This was a perfectly healthy young lion, killed at nine months of age not because she was sick or injured, but simply because nobody wanted her. Just like Marius the giraffe shot with a bolt to the head at Copenhagen Zoo last year, she is one of an estimated 5,000 animals bred in captivity each year in European zoos but killed because they are considered surplus to requirements, genetically undesirable for the zoo's breeding programme.
For the last seven years, I've spent a portion of the school holidays doing live shows at some of the nation's best-known zoos. The shows attract thousands, mostly families with younger kids, and most leave with big smiles on their faces. I do however every year receive a number of messages that go something like this: "You're a massive hypocrite. You claim to be a conservationist, to care about wild animals, and yet you endorse institutions that keep these noble beasts imprisoned behind bars." My stance on this criticism - for which I have a certain amount of sympathy - is rather too complex to get across in 140 characters or less, so I decided to offer a more considered response to the ethics of keeping wild animals in captivity.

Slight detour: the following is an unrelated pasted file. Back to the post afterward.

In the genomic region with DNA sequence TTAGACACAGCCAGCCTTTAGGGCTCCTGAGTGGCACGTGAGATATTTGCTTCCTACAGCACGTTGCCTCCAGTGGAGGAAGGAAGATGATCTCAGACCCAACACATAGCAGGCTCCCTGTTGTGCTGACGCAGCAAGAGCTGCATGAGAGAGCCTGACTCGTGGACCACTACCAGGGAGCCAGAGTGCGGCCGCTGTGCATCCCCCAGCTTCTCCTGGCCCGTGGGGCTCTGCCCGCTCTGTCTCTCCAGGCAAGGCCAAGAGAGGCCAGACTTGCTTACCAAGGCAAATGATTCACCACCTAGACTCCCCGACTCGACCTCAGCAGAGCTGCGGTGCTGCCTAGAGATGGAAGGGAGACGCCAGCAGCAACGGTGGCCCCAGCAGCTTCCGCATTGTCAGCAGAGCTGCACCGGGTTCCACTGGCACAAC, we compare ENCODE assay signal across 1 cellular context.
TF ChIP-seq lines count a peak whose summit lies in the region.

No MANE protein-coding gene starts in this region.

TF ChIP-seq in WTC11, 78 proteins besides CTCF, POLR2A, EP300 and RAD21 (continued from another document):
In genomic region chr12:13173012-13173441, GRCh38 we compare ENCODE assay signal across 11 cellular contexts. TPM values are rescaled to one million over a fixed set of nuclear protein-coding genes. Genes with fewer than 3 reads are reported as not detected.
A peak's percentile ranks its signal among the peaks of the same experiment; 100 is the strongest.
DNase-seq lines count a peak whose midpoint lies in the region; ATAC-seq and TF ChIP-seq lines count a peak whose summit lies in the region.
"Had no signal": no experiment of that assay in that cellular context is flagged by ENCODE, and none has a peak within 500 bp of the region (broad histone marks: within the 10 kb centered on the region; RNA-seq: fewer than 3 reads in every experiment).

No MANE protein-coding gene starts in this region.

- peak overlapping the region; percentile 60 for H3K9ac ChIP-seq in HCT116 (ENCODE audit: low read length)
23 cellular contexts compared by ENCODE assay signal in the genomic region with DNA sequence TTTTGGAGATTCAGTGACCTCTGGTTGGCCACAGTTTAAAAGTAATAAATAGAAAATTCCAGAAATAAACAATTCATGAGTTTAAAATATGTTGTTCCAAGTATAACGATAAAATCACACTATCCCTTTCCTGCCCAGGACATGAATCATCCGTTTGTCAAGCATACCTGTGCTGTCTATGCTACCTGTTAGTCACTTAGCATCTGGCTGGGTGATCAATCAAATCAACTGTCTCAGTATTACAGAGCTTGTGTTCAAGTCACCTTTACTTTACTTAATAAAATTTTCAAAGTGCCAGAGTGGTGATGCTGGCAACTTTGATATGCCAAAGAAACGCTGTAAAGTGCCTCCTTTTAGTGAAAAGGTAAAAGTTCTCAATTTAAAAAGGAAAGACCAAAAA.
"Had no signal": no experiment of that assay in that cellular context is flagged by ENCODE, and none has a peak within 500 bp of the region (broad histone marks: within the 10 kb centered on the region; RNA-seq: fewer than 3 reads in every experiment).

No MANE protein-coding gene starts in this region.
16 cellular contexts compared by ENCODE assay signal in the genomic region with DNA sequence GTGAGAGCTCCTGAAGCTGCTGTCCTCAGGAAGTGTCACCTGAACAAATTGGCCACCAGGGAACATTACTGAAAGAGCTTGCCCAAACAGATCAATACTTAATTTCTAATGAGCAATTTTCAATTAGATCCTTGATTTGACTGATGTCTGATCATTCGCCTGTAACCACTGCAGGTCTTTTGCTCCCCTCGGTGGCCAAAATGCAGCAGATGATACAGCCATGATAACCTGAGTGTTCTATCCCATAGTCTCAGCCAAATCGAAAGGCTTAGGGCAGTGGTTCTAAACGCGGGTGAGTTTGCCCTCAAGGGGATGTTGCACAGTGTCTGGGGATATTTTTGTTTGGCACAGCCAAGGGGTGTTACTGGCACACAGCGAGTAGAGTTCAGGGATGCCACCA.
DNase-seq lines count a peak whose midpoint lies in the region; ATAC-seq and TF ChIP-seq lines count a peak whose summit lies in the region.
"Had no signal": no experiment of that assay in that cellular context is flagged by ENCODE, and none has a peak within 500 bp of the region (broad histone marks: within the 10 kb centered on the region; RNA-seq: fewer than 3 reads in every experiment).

Zoos carry out conservation, they rescue animals, they educate people and delight millions of visitors a year. But a vast number of zoos are also responsible for immense cruelty, open the door to illegally sourced wildlife and capture wild animals for our pleasure. Is keeping of animals in captivity the ultimate oxymoron animal welfare?
I genuinely believe applying personhood protection to non-human animals is a wonderful concept, which I support wholeheartedly if it continues to drive forward better welfare practices and respect for animals in general. The downfall will be if it only mediates a short-term change to a few individual animals.